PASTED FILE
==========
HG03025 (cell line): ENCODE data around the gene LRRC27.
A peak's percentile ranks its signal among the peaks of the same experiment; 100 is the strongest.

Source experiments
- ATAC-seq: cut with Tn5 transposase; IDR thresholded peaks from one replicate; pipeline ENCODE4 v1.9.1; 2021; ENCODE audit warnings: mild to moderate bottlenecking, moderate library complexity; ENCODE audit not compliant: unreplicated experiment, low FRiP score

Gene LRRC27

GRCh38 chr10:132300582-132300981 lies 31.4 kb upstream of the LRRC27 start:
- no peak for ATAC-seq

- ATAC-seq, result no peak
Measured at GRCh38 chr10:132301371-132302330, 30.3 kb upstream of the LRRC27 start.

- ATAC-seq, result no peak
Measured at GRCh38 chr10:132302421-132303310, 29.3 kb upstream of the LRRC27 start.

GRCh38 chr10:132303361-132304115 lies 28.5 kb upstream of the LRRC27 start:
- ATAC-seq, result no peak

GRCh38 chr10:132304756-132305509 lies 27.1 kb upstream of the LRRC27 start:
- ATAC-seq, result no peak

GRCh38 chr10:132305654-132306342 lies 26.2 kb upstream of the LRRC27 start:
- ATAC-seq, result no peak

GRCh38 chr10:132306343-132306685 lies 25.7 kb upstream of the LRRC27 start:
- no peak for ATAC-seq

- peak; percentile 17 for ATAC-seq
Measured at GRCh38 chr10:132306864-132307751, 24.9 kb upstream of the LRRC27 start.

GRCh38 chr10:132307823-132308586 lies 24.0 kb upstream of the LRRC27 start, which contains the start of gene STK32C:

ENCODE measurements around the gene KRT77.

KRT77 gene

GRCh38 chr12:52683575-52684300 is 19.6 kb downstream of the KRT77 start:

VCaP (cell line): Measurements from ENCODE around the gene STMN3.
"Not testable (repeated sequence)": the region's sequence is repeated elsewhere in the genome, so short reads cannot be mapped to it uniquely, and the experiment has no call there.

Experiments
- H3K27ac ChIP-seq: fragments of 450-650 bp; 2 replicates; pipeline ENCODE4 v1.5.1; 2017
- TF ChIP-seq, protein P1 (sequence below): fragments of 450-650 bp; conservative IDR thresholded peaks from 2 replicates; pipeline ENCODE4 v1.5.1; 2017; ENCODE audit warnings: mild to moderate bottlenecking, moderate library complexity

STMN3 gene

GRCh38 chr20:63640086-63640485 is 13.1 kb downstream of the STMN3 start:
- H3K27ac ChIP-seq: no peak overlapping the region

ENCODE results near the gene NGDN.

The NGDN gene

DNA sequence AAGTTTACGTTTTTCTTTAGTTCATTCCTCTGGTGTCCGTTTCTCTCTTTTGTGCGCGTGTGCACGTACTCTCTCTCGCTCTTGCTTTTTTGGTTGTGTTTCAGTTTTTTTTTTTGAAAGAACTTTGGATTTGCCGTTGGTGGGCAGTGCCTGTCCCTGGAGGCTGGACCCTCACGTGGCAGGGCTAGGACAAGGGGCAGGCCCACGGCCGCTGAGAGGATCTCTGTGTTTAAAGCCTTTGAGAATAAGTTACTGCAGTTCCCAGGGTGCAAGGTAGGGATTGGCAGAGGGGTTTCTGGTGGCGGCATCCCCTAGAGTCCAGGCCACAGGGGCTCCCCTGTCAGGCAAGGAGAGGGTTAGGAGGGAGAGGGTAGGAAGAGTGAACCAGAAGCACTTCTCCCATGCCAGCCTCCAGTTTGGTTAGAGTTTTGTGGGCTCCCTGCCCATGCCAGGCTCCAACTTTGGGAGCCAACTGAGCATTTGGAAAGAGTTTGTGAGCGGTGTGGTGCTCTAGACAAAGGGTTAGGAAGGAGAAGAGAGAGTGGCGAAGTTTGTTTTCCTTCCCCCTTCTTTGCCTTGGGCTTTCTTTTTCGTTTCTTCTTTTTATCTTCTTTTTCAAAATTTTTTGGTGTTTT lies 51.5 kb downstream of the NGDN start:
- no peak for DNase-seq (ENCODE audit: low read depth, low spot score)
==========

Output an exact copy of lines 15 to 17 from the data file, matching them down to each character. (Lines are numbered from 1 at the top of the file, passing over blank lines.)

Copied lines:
- ATAC-seq, result no peak

GRCh38 chr10:132305654-132306342 lies 26.2 kb upstream of the LRRC27 start:
- ATAC-seq, result no peak